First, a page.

Plant breeding

breedingplant breederplant biotechnology
The debate surrounding genetically modified food during the 1990s peaked in 1999 in terms of media coverage and risk perception, and continues today – for example, "Germany has thrown its weight behind a growing European mutiny over genetically modified crops by banning the planting of a widely grown pest-resistant corn variety." The debate encompasses the ecological impact of genetically modified plants, the safety of genetically modified food and concepts used for safety evaluation like substantial equivalence. Such concerns are not new to plant breeding.

Genetically modified maize

genetically modified cornBt cornBt maize
Corn varieties resistant to glyphosate herbicides were first commercialized in 1996 by Monsanto, and are known as "Roundup Ready Corn". They tolerate the use of Roundup. Bayer CropScience developed "Liberty Link Corn" that is resistant to glufosinate. Pioneer Hi-Bred has developed and markets corn hybrids with tolerance to imidazoline herbicides under the trademark "Clearfield" – though in these hybrids, the herbicide-tolerance trait was bred using tissue culture selection and the chemical mutagen ethyl methanesulfonate, not genetic engineering. Consequently, the regulatory framework governing the approval of transgenic crops does not apply for Clearfield.


Herbicide-resistant seed has a gene implanted into its genome that allows the plants to tolerate exposure to herbicides, including glyphosate. These seeds allow the farmer to grow a crop that can be sprayed with herbicides to control weeds without harming the resistant crop. Herbicide-tolerant crops are used by farmers worldwide. With the increasing use of herbicide-tolerant crops, comes an increase in the use of glyphosate-based herbicide sprays. In some areas glyphosate resistant weeds have developed, causing farmers to switch to other herbicides.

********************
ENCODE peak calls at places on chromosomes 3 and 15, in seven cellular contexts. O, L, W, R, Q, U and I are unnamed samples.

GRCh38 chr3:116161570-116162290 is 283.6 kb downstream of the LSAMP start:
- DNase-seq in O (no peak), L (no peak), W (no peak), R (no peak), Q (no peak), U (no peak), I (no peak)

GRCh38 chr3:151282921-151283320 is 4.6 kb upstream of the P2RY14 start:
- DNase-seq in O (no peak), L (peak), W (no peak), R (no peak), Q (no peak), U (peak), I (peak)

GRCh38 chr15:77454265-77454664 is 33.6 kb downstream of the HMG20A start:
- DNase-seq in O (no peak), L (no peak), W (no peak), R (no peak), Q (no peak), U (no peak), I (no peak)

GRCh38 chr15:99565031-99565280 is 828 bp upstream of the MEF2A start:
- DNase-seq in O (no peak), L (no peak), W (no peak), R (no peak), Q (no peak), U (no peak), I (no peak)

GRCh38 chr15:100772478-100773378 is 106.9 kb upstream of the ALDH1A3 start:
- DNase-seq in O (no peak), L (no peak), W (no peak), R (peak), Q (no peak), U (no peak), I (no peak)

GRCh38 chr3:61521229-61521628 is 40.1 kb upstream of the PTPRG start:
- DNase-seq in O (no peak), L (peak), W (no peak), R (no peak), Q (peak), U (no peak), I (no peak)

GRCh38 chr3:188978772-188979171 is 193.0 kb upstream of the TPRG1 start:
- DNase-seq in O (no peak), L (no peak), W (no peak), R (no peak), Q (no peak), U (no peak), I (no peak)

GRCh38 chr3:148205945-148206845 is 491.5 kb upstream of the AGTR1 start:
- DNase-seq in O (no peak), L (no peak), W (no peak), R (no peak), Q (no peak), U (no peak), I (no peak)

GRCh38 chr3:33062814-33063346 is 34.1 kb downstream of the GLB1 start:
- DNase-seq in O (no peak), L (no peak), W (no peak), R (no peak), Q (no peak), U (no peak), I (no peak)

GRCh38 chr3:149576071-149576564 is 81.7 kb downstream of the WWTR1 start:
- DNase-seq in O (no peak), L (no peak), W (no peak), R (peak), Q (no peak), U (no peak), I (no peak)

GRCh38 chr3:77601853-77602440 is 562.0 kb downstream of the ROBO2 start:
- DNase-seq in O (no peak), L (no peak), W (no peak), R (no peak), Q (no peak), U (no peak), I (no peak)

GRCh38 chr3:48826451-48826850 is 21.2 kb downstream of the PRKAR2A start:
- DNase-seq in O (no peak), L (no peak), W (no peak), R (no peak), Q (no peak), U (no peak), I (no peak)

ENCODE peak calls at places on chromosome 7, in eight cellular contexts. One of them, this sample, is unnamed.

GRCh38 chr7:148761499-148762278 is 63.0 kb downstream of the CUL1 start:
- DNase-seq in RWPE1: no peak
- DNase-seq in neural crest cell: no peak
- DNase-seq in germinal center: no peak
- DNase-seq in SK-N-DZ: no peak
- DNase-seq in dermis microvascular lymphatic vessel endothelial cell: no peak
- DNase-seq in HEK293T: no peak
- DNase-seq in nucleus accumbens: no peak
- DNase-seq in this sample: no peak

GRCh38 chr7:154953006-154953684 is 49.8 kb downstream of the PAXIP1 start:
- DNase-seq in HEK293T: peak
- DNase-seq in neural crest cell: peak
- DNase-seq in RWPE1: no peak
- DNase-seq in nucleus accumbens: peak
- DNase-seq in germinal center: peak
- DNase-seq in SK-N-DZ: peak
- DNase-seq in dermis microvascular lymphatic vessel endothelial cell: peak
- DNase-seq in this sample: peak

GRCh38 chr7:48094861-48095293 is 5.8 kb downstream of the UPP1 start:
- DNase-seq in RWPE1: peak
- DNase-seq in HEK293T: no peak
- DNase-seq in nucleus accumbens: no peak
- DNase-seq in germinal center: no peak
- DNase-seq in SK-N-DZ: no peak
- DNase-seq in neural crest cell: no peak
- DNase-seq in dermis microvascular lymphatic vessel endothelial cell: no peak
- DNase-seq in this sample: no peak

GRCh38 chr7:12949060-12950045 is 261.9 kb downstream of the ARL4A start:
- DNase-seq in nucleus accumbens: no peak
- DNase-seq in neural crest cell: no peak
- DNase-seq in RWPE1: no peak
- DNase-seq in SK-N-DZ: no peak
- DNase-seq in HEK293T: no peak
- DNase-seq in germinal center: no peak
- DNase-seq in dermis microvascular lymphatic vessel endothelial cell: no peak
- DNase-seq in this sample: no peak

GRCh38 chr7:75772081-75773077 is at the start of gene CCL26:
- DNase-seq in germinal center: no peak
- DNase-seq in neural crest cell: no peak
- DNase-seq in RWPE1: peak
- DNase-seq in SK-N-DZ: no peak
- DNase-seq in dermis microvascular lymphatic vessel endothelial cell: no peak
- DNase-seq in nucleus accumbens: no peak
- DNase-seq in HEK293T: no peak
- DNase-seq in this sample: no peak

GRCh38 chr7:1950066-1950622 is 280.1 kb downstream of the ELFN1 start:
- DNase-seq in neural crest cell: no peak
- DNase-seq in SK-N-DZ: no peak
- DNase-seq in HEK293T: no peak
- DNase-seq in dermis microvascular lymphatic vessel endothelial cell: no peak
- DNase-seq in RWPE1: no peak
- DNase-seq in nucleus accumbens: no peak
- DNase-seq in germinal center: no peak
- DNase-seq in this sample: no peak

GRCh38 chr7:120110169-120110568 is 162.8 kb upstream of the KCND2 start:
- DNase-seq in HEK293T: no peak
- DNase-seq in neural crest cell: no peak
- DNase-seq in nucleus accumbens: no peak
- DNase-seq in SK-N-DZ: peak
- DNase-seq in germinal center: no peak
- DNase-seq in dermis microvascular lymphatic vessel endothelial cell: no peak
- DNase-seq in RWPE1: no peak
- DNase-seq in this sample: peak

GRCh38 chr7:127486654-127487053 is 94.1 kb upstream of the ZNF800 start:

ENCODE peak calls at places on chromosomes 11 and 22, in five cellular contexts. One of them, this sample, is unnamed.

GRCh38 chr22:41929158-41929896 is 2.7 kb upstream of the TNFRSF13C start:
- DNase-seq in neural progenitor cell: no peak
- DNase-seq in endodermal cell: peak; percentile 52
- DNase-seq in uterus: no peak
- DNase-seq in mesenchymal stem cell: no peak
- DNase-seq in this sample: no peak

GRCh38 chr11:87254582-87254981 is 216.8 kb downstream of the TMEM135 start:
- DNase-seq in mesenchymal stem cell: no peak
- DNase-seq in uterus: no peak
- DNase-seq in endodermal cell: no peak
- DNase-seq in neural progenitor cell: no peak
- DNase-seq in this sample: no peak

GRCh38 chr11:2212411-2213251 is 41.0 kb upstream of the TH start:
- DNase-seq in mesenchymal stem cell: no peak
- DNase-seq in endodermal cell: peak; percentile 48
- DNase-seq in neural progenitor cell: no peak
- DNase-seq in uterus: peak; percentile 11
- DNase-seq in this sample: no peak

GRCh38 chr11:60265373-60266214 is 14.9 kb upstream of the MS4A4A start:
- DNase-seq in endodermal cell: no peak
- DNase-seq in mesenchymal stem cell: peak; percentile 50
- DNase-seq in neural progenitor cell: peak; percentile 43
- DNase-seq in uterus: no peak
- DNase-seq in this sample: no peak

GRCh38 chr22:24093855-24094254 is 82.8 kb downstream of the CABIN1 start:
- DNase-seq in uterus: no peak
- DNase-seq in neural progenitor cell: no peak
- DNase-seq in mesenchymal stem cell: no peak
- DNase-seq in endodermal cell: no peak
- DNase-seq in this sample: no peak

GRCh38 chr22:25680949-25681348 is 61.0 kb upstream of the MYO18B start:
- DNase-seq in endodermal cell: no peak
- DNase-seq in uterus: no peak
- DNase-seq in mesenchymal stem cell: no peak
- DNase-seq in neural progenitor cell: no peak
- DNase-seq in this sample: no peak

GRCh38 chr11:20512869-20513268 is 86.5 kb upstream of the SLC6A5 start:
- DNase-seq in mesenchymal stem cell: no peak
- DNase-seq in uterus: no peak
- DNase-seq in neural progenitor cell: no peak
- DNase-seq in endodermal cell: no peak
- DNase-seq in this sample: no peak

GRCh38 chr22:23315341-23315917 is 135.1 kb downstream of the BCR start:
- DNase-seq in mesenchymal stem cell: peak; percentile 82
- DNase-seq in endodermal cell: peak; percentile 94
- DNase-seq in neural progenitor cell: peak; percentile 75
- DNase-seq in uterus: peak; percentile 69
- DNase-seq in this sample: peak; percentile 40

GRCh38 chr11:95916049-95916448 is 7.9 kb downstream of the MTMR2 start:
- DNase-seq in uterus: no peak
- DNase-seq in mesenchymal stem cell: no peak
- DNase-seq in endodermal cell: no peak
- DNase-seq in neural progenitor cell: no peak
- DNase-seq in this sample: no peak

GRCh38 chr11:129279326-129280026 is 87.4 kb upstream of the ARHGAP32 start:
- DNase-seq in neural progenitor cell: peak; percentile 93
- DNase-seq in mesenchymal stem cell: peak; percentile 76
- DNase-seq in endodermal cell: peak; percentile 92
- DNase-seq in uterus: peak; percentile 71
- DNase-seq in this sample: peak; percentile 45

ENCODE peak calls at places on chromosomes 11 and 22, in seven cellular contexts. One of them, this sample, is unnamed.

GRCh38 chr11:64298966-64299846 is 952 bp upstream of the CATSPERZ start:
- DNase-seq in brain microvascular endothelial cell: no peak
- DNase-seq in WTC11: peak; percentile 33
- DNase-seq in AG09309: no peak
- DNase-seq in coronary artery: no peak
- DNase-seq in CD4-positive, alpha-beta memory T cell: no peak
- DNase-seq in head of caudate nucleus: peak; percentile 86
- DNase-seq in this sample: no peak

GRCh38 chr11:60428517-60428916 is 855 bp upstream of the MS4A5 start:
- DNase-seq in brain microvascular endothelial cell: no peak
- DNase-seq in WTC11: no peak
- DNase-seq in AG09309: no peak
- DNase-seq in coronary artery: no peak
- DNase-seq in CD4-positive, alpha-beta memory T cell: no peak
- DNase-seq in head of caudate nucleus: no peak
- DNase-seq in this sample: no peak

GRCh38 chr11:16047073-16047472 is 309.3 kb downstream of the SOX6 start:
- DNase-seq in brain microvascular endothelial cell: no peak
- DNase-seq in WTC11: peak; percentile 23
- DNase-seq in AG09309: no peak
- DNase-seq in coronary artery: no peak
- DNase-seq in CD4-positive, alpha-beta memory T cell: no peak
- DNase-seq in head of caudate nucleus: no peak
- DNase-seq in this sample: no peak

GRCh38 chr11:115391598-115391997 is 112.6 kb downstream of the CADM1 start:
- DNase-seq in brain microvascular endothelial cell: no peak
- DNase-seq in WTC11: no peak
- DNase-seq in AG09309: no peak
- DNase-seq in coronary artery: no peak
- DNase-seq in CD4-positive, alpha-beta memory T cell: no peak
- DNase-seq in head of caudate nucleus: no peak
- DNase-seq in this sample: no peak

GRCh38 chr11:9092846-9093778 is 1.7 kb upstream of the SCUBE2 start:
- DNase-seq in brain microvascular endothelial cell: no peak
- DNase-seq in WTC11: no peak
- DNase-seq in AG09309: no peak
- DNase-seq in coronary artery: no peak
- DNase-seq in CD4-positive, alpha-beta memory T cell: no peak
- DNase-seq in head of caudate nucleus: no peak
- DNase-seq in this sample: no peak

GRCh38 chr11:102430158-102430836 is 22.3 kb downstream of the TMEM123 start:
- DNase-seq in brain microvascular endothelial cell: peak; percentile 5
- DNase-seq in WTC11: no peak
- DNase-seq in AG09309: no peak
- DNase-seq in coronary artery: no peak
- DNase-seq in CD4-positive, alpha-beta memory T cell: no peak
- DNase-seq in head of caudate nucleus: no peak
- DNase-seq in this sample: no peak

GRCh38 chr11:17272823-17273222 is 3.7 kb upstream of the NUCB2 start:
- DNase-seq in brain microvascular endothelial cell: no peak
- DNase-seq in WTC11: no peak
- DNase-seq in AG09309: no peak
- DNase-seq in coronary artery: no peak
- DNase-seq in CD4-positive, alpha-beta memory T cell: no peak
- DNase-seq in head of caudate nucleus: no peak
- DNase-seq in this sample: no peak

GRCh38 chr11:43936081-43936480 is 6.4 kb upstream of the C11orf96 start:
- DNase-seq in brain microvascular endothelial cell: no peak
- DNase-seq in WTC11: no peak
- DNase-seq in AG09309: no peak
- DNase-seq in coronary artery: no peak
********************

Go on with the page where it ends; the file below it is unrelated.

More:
Genetic engineering

genetically engineeredgenetically modifiedgenetic modification
One of the best-known and controversial applications of genetic engineering is the creation and use of genetically modified crops or genetically modified livestock to produce genetically modified food. Crops have been developed to increase production, increase tolerance to abiotic stresses, alter the composition of the food, or to produce novel products. The first crops to be released commercially on a large scale provided protection from insect pests or tolerance to herbicides. Fungal and virus resistant crops have also been developed or are in development. This make the insect and weed management of crops easier and can indirectly increase crop yield.

Canola oil

canolacanola (rapeseed)canola (rapeseed) oil
The introduction of the genetically modified crop to Australia generated considerable controversy. Canola is Australia's third biggest crop, and is used often by wheat farmers as a break crop to improve soil quality. As of 2008, the only genetically modified crops in Australia were canola, cotton, and carnations. Genetically modified canola has become a point of controversy and contentious legal battles. In one high-profile case (Monsanto Canada Inc. v.

Bacillus thuringiensis

BtB. thuringiensisB . thuringiensis
For current crops and their acreage under cultivation, see genetically modified crops. In 1996, genetically modified maize producing Bt Cry protein was approved, which killed the European corn borer and related species; subsequent Bt genes were introduced that killed corn rootworm larvae. The Bt genes engineered into crops and approved for release include, singly and stacked: Cry1A.105, CryIAb, CryIF, Cry2Ab, Cry3Bb1, Cry34Ab1, Cry35Ab1, mCry3A, and VIP, and the engineered crops include corn and cotton. Corn genetically modified to produce VIP was first approved in the US in 2010.

2,4-Dichlorophenoxyacetic acid

2,4-D2, 4-D2,4D